Ok, so maybe that‘s an exaggeration. However this is a way that my daughter and I get to bond. She is a very creative soul, and in the lower elementary has written several of her own books (illustrated and bound by her). She even has a series with a recurring character. Of course the distribution for her works of art is rather small right now being my wife and I. Since I have been picking up photography as a hobby, and started developing my own film to cut down costs, I figured we might be able to share the joy of developing film together.

Typically it is not a good idea to let young kids play with chemicals, so I take care of mixing the chemicals and putting the film on the spiral and in the tank. Last night, as she saw I was starting to develop a couple rolls from graduation, she exclaimed “I want to pour!“ With proper supervision she is fairly careful so I let her pour the developer, stop, and fixer at the proper stages. She also took care of agitating the developer. That‘s saying something because the pushed TMax took 21 minutes to develop. She was involved the whole time.

My wife upon seeing the two of us develop the film commented, “My two geeks :)” She likes seeing the pictures, and she prefers to see the finished product in hand. She can‘t stand the develop only that I do. I wonder how I‘m going to break it to her that I‘m using slide film for the cruise in a couple weeks. I don‘t think the place I use does reversal printing, but even if they do it would be very expensive to get the whole roll done.

(2006-06-13 09:20:10.0) Permalink Trackback

20060612 Monday June 12, 2006

Experiments in Photography

Originally uploaded by Berin Loritsch.
I've posted about the troublesome gym before. In order to properly expose a photo in that place you really need ISO 400 or higher. Well, for this year's graduation I didn't have any on hand. In fact, all I had was TMax 100--a very nice black and white film. I decided to do an experiment even though both my film and my developer were not really designed for this task. I pushed the TMax to ISO 400, and then compensated in development. The Perceptol did its usual job of minimizing the grain. In fact this is probably the nicest ISO 400 grain I have shot yet.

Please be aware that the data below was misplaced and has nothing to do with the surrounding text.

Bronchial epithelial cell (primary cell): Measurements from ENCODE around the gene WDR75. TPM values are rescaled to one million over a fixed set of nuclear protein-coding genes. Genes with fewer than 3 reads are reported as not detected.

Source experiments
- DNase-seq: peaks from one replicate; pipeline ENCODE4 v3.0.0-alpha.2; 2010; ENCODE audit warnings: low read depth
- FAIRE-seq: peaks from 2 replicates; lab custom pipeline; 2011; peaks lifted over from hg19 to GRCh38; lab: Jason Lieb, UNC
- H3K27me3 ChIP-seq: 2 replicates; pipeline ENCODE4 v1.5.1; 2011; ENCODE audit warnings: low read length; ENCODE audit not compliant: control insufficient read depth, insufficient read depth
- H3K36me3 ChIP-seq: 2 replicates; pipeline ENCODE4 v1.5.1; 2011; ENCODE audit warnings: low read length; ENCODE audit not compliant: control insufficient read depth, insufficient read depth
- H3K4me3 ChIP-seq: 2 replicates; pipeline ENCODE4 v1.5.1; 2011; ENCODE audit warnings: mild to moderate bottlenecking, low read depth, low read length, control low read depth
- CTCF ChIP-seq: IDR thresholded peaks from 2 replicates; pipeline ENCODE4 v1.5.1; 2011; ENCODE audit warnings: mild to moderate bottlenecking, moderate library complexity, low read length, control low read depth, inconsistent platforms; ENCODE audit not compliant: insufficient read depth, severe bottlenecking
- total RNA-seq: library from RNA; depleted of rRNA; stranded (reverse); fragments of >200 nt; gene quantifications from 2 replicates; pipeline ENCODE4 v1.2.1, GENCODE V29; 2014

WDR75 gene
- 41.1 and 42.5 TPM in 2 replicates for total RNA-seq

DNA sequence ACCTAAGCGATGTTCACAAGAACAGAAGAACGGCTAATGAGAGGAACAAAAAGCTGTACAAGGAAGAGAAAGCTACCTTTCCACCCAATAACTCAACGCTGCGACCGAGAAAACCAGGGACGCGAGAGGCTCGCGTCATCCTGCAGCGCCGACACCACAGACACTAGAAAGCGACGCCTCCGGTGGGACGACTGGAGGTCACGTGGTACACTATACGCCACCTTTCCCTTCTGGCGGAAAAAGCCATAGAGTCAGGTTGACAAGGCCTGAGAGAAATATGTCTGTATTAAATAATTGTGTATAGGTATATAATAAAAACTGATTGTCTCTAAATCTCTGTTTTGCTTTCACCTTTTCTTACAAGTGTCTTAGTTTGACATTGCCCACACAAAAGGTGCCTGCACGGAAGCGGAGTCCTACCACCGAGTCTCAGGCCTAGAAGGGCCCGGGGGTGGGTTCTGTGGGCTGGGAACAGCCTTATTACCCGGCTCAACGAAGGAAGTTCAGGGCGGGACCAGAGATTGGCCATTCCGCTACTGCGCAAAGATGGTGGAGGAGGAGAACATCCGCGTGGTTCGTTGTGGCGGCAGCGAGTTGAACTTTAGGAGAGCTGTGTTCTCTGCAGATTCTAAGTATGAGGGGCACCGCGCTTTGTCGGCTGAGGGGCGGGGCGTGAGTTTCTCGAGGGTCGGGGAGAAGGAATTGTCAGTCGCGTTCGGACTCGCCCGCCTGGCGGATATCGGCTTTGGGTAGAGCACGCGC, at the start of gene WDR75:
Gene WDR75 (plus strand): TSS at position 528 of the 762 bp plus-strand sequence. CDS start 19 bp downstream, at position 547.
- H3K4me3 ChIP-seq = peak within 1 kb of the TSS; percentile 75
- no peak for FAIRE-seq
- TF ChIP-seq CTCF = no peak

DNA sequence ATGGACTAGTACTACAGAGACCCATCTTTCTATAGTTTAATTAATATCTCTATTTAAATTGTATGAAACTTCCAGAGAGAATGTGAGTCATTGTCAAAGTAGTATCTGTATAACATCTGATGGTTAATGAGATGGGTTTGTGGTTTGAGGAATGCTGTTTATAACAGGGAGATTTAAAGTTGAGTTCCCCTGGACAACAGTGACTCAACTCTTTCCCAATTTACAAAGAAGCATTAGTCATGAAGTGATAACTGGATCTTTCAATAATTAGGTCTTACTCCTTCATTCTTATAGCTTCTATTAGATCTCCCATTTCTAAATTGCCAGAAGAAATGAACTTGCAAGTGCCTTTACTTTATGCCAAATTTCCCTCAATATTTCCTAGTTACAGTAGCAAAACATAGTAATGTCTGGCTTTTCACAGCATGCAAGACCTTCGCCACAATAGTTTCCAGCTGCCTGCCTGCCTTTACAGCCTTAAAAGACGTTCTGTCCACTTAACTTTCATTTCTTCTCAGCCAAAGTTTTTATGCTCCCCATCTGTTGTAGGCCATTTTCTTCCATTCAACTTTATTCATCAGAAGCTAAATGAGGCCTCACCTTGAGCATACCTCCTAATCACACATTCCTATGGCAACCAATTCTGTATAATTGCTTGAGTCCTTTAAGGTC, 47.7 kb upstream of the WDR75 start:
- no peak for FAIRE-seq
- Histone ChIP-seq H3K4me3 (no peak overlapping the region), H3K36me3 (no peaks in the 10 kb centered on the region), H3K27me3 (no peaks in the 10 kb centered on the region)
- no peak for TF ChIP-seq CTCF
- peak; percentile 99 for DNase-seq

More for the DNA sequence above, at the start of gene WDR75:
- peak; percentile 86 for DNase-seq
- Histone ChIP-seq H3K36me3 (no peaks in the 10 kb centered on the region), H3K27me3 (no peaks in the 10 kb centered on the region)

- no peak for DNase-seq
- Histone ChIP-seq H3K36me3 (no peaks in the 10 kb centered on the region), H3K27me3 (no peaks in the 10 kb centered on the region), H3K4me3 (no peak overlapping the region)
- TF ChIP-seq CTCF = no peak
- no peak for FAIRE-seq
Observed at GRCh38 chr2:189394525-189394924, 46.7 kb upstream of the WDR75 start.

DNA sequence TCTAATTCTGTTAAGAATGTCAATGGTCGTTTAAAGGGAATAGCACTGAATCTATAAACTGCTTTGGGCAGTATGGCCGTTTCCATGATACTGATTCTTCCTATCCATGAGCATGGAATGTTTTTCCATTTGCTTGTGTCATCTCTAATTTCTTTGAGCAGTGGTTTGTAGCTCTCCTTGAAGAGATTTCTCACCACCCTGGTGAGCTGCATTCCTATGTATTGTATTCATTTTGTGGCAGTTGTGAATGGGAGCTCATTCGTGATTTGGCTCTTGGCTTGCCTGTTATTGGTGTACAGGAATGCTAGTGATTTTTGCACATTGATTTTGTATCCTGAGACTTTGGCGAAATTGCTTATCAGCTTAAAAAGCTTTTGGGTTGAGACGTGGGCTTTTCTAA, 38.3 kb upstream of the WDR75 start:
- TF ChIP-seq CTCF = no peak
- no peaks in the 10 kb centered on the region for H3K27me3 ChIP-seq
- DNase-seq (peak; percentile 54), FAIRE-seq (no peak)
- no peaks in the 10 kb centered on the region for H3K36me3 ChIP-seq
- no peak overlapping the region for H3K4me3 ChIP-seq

Another thing that I was quite pleased with was the sharpness of the pictures. I'm using the same exact lens that I've used in this gym before: the 50mm f/1.8 lens. The difference is the camera. The EOS 1n that I bought has an incredibly accurate autofocus sensor. It puts the newer Rebel K2 to shame. I blamed the glass for the poor performance, and it was really my camera. As you can see by this picture, there is no shame in that lens. Put it on a good camera and you have fantastic results. (2006-06-12 23:39:17.0) Permalink Trackback

20060603 Saturday June 03, 2006

Develop your own B&W;

I find I really enjoy developing my own B&W film now. It‘s been all of a couple weeks, and the results have been very good. In fact, all the pictures I will show in this post were rolled, taken, and developed by myself. It‘s kind of a Zen like thing. I can stop thinking for a bit and just be I always start by arranging my workspace and mixing my working strength of developer, stop, and fixer.

The developer has already been poured at this stage

After I load the film on the plastic reel and put it in the light tight development tank, I soak the film in water for about a minute. I take the tempurature of the developer using a cheap food thermometer (which I only use for developing film), and figure out how long it shood be developed (Ilford has a nice chart to adjust development times based on temperature). Next, I put my wristwatch on the table, and mark a piece of paper with how long the time is.